All material © 2006-2015 by Pam Penick for Digging. Unauthorized reproduction prohibited.

Keeping Houston weird at Joshua’s Native Plants


Shoehorned into a corner lot in the historic Heights neighborhood of Houston, Joshua’s Native Plants and Garden Antiques is a treasure trove of interesting plants and unusual garden art that you won’t find at every other nursery you visit. Despite a downpour that had me huddled under an umbrella last Saturday, I lingered over the eclectic inventory, pawing through bins of funky garden decor and admiring the variety of plants.


I loved the place. I have to point out, however, that the nursery’s name is a bit misleading. For one thing, I didn’t see a specialization in locally native plants. Instead the tables were packed with a world-ranging assortment: perennials from Australia, agaves from Mexico and the desert Southwest, succulents from Africa, tropicals from South America, Southern-adopted Asian natives, and grasses and trees from Central and West Texas, as well as traditional annuals.


If there was a table of plants native to southeast Texas, I didn’t see it.


Also, “Garden Antiques” might lead you to expect classical statuary, and there is some. But there’s also a crazy-wonderful collection of contemporary sculpture, funky yard art, Asian statuary, and, inside a cavernous warehouse, a mish-mash of architectural remnants, recycle-worthy junk, and old signage that Joshua, the owner, has found on buying trips around the world.


The owner’s eclectic tastes have made Joshua’s a funky Heights favorite and a place where you can find the perfect plant or ornament you never knew you needed.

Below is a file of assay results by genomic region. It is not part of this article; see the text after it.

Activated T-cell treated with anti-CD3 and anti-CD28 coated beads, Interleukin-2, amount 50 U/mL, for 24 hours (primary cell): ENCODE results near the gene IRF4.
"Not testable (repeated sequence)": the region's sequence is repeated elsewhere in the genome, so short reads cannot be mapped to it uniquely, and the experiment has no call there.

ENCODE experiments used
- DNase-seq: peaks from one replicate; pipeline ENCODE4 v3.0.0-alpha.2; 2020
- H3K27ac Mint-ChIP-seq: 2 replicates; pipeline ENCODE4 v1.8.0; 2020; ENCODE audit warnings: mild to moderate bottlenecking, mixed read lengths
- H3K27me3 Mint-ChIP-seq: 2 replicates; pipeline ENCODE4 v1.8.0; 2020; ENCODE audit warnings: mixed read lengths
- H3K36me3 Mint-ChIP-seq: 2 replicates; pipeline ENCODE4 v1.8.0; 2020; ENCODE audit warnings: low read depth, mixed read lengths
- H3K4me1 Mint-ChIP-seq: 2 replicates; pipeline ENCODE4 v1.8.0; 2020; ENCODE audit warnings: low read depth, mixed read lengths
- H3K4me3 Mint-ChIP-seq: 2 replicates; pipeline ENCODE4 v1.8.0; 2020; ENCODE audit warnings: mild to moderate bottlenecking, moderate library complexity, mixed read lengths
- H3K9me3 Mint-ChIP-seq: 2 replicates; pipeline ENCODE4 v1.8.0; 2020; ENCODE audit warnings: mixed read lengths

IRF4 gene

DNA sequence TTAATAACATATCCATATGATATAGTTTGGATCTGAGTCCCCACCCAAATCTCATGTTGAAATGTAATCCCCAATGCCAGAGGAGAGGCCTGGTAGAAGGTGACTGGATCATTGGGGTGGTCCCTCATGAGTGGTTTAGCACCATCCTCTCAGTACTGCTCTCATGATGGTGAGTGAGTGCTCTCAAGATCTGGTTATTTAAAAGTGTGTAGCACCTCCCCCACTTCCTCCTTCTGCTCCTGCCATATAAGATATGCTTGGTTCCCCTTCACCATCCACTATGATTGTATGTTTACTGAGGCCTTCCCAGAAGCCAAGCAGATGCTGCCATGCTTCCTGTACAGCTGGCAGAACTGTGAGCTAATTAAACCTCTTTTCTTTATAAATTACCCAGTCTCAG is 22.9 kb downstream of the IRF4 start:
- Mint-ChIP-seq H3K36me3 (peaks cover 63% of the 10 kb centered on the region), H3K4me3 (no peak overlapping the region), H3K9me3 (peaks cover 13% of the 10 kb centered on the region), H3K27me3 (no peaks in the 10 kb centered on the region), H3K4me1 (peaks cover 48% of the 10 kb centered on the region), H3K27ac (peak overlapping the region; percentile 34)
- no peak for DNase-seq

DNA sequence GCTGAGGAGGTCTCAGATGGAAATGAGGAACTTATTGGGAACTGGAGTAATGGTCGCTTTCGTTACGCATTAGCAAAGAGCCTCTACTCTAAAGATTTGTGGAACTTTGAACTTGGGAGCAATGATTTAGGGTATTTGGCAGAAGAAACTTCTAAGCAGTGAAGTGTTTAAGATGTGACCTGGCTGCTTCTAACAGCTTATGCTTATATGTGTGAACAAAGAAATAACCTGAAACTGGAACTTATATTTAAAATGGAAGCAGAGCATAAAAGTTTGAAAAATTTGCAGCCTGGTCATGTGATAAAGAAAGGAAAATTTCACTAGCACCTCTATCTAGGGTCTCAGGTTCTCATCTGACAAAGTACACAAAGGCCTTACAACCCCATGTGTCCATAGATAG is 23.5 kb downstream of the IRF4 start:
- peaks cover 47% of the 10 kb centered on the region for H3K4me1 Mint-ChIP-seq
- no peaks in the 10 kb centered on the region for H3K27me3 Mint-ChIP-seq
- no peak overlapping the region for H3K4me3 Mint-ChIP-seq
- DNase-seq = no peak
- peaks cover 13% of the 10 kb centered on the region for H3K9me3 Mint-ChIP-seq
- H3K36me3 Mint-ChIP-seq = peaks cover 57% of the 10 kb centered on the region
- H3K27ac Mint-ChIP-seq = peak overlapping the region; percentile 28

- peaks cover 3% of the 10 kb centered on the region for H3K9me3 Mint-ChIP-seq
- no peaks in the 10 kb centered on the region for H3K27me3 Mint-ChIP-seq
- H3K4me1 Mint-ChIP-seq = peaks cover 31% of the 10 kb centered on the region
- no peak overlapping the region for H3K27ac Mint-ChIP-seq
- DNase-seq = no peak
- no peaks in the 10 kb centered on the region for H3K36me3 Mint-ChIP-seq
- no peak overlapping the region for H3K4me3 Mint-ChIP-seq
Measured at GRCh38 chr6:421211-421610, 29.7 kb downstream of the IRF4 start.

One Southern native that caught my eye was a collection of baby longleaf pines. At this size they resemble a Dasylirion or Xanthorrhoea, don’t you think?


Here’s a bigger one. I love that foliage!


There were nicely potted agaves for those who don’t want to pot their own.


And cubbies of colorful pots and other small garden decor…


…like these fun monkey hooks…


…and carved Buddha heads, each one slightly different.


Amid the plant tables, Asian statuary…


…classical statuary…


…and modern sculpture — garden art for every taste and style.


I asked Joshua about these colorful, ribbon-like pieces, and he told me they are made by a sculptor from Galveston who got “Iked” out by Hurricane Ike and now lives in Houston.


‘Sticks on Fire’ euphorbia in a Southwest-style glazed pot


Inside the warehouse stuffed with all manner of garden decor, let the hunt begin.


Architectural remnants from Indonesia


London Underground signs keep company with a metal steer head.


These lighted circus signs might be fun in a cabana or on a covered porch.


Or how about these oversized panels, from India perhaps?


This would add an element of bohemian fantasy to the garden, wouldn’t it?


And here’s the man who treasure-hunts for Houston and has the stories to prove it, the nursery’s namesake owner, Joshua. What a fun place to poke around. I’ll definitely be back the next time I’m in Houston.

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I’d love to have your vote in the Better Homes and Gardens 2015 Blogger Awards. Skip through to the Gardening category, select Digging, and then skip to the last page for your vote to be counted. You can vote as much as you like. Thanks for your support!

All material © 2006-2015 by Pam Penick for Digging. Unauthorized reproduction prohibited.